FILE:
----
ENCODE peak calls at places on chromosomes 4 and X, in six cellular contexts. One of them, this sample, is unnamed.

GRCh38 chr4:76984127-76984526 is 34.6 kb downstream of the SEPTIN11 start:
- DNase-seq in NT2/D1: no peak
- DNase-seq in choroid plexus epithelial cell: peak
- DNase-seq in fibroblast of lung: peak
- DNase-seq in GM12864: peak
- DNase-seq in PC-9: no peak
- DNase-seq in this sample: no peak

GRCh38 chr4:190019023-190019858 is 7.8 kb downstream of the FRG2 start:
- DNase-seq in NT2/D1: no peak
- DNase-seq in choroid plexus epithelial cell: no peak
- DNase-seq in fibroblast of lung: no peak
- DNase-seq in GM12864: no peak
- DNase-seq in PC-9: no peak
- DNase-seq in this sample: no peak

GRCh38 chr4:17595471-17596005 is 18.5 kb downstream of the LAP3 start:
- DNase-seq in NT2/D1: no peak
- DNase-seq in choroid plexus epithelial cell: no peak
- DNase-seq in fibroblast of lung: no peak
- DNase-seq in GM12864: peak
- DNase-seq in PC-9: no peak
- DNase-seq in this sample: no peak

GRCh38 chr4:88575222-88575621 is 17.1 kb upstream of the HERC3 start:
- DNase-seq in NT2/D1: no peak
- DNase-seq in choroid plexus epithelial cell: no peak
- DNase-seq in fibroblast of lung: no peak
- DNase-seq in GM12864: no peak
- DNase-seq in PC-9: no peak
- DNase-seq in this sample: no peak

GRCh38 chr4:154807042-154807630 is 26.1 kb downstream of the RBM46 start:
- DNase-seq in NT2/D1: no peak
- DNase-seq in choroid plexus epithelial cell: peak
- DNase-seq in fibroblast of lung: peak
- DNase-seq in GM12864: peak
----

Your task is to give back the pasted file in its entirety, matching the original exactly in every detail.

ENCODE peak calls at places on chromosomes 4 and X, in six cellular contexts. One of them, this sample, is unnamed.

GRCh38 chr4:76984127-76984526 is 34.6 kb downstream of the SEPTIN11 start:
- DNase-seq in NT2/D1: no peak
- DNase-seq in choroid plexus epithelial cell: peak
- DNase-seq in fibroblast of lung: peak
- DNase-seq in GM12864: peak
- DNase-seq in PC-9: no peak
- DNase-seq in this sample: no peak

GRCh38 chr4:190019023-190019858 is 7.8 kb downstream of the FRG2 start:
- DNase-seq in NT2/D1: no peak
- DNase-seq in choroid plexus epithelial cell: no peak
- DNase-seq in fibroblast of lung: no peak
- DNase-seq in GM12864: no peak
- DNase-seq in PC-9: no peak
- DNase-seq in this sample: no peak

GRCh38 chr4:17595471-17596005 is 18.5 kb downstream of the LAP3 start:
- DNase-seq in NT2/D1: no peak
- DNase-seq in choroid plexus epithelial cell: no peak
- DNase-seq in fibroblast of lung: no peak
- DNase-seq in GM12864: peak
- DNase-seq in PC-9: no peak
- DNase-seq in this sample: no peak

GRCh38 chr4:88575222-88575621 is 17.1 kb upstream of the HERC3 start:
- DNase-seq in NT2/D1: no peak
- DNase-seq in choroid plexus epithelial cell: no peak
- DNase-seq in fibroblast of lung: no peak
- DNase-seq in GM12864: no peak
- DNase-seq in PC-9: no peak
- DNase-seq in this sample: no peak

GRCh38 chr4:154807042-154807630 is 26.1 kb downstream of the RBM46 start:
- DNase-seq in NT2/D1: no peak
- DNase-seq in choroid plexus epithelial cell: peak
- DNase-seq in fibroblast of lung: peak
- DNase-seq in GM12864: peak